Saturday, 27 August 2016

Full Spectrum sets

Latest colourways to come out of the dyepan. These are three separate pieces of tops, making a full range of colour between them. And I'm so pleased with them I think I'll keep them in sets and see how they sell. 

This is a rather gorgeously soft Wensleydale, from Devon rather than Yorkshire, and it's taken the colours quite brilliant. 

This is white BFL - pure brilliant colour.

And oatmeal BFL - rich, muted colours. Hard to imagine this comes out of the same dyepan as the other two.

These will be priced at £33 for each 300g set. They won't be going up on Etsy, as I'm planning to take them to the remaining shows. Unless someone gives me a shout beforehand, in which case I'll have to dye some more! Which I can, of course.

Wednesday, 17 August 2016

Teaching at Peterborough Guild of WSD

Just a few photos that someone was organised enough to take the other Saturday, 6th August. I was teaching my 'Woollen and Worsted' workshop, which seemed to go extremely well.

During this workshop I explain the difference between the two types of spinning, the yarns they produce, and the type of fibre-preparation that are used for each. And then, of course, there is the whole spectrum of yarns/spinning from one extreme to the other. It's a really useful exploration of different spinning techniques, and even experienced spinners find it useful. It would be an excellent workshop for a new spinner to take, once they were confident with their wheel.

We used tops in Shetland, Wensleydale, Masham, Merino, and Shetland roving, as well as some fleece for a quick demonstration of both combing and carding. In this workshop there isn't the time to spend on hand-carding that I like to do in my purely woollen-spinning workshop, which is why we used roving, and also spinning from the fold.

Nope, I rarely wear anything on my feet when teaching. And it was baking hot that day.

Mark and the pupz delivered me to the village hall in Orton Waterville, then went a mile up the road to Ferry Park, where they found lots of open ground, and lake with giant swan pedalos (which blew Lunil's mind) and a miniature railway. More than one trip was had on the latter; I wish Mark had taken photos. And we picked up potatoes, onions, and mangos (the latter probably not local) from a layby seller on the way back to the A1. (We know the A1 very well at the moment, having gone up and down it last weekend, to FibreEast).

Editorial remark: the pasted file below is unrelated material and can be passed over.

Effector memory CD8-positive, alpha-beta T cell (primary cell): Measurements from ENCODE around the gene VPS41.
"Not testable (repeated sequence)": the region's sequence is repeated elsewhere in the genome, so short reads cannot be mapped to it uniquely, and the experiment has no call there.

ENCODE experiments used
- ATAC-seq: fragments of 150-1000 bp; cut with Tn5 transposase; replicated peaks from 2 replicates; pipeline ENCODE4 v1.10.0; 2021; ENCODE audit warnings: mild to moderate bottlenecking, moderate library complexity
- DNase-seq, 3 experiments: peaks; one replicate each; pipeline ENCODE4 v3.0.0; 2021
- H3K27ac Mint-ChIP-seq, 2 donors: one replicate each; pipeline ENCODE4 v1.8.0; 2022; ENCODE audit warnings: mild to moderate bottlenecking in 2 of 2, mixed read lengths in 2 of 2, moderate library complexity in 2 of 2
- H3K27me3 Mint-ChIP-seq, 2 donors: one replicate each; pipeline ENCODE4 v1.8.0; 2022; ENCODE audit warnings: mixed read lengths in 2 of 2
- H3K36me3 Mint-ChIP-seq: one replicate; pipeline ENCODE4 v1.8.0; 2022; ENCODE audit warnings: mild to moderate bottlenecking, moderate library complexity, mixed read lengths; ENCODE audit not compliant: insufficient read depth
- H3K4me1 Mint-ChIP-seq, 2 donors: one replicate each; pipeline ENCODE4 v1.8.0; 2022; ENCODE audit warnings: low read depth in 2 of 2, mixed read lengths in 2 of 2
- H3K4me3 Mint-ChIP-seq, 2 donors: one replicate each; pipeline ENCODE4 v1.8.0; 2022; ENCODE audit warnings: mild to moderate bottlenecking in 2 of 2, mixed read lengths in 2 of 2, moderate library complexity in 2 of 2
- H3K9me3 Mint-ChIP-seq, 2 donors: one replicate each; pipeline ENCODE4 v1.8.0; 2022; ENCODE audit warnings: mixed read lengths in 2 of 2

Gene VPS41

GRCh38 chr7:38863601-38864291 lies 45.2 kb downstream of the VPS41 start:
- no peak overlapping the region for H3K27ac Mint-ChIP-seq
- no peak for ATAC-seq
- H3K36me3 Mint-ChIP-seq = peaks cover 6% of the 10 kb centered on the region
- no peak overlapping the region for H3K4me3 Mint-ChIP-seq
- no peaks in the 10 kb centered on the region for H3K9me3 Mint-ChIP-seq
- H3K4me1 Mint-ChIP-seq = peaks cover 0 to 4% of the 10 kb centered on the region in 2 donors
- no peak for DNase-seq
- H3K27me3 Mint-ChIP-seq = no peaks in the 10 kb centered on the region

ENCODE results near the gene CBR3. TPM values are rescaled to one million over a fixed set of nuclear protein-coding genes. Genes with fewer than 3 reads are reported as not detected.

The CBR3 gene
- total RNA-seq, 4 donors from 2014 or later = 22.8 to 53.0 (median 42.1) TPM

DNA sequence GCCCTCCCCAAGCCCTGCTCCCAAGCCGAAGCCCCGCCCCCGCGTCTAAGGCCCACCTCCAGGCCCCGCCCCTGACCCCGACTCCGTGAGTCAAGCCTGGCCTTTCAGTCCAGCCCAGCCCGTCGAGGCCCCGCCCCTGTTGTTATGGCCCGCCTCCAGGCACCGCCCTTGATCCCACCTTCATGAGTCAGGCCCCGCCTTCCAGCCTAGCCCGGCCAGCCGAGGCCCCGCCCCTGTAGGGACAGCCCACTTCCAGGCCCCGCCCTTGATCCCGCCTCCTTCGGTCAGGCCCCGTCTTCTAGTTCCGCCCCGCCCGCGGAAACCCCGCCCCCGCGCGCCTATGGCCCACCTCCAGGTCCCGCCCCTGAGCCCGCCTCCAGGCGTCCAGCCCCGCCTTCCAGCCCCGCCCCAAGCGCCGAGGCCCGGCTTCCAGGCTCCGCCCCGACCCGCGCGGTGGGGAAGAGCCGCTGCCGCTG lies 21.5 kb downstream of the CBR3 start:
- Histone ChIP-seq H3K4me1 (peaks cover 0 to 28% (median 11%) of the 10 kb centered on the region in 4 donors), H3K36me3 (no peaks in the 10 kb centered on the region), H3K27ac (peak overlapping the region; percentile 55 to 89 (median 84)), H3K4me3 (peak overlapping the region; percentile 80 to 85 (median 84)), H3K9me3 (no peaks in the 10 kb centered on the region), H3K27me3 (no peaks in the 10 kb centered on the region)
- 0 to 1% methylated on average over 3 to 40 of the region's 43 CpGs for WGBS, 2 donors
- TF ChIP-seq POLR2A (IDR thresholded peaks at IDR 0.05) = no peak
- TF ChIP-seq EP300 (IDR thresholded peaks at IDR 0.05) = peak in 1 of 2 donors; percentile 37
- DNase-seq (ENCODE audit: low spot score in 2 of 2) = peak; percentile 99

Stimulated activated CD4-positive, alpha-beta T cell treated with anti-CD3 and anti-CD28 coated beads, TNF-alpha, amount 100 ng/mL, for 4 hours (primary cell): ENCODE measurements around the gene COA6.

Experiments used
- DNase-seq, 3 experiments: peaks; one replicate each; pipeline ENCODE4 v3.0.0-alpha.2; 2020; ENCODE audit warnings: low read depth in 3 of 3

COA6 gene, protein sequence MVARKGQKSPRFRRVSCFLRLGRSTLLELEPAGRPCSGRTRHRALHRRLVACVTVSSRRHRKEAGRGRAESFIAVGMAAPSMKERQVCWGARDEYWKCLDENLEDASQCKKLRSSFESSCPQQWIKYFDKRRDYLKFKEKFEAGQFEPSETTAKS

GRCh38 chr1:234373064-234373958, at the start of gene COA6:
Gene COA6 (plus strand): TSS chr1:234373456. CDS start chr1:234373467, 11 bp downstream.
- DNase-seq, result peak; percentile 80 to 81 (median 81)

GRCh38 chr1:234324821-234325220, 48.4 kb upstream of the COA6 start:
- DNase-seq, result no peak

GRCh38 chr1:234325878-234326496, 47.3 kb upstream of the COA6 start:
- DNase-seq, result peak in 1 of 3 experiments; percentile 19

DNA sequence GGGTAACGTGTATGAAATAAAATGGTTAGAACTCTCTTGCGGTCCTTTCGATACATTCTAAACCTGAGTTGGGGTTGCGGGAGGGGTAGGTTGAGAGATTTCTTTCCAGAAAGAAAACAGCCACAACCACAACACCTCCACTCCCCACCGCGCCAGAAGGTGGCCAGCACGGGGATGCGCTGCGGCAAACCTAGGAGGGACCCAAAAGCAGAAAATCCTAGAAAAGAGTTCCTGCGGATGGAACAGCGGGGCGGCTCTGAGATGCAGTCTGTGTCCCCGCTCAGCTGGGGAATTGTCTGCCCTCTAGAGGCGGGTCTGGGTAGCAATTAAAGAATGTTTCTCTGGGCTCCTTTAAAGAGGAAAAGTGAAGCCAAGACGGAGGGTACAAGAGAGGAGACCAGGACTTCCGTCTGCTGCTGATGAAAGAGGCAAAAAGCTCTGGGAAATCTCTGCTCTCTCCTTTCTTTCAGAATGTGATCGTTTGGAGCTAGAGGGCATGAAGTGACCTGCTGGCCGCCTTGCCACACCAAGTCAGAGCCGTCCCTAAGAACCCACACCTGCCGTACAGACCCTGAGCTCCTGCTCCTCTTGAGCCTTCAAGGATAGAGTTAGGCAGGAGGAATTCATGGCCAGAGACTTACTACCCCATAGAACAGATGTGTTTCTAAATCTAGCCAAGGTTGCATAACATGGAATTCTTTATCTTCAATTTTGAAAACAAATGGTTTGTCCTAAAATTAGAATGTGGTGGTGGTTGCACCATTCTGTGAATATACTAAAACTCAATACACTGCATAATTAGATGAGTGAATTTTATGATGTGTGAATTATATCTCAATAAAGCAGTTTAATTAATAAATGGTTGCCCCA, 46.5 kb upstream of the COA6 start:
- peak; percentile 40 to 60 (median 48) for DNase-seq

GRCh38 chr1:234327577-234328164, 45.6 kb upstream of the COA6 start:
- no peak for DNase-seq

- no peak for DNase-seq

I managed to knit nearly a whole sleeve on my current WIP on the way down. Not as much on the way back - I snoozed....

Friday, 5 August 2016

Fibre East 2016

We had a lovely weekend for Fibre East this year - no rain, despite the promise of a shower or two, sunny but not baking, and a breeze to lighten it up a little on the Sunday.

Our new tent went up without a problem (having bought it on eBay back in May, to give ourselves plenty of time to give it a test run, of course we didn't). We spend time with old friends, met new ones,

And this was the first big show with my new look presentation.

I've dyed my table covers, left the shelves at home and used two flat-pack chairs and a plank for Gladys The Sheep, and Mark spent a while putting hooks and rails on a wood and paper three-panel screen I've had for ages and ages.  

The bags I've always kept my fibre in were starting to look a little sad, and I'd noticed that sometimes the material it was made of would dull the colours. And the whole point of my hand-dyed fibre is the COLOURS, so not being able to see them rather defeated the purpose.

Now, all I have to do is see if the braids end up looking a bit 'handled' at the end of the season. Mind you, I think a lot of the wear and fuzzing that braids get is due to storage, and we also invested in some new storage from Ikea (what would wool shows do without Ikea??), which are boxes rather than bags, so once the fibre's packed away between shows it shouldn't move at all. 

I also have a few one-off sockyarns as well as my usual BFL, BFL/nylon, and merino.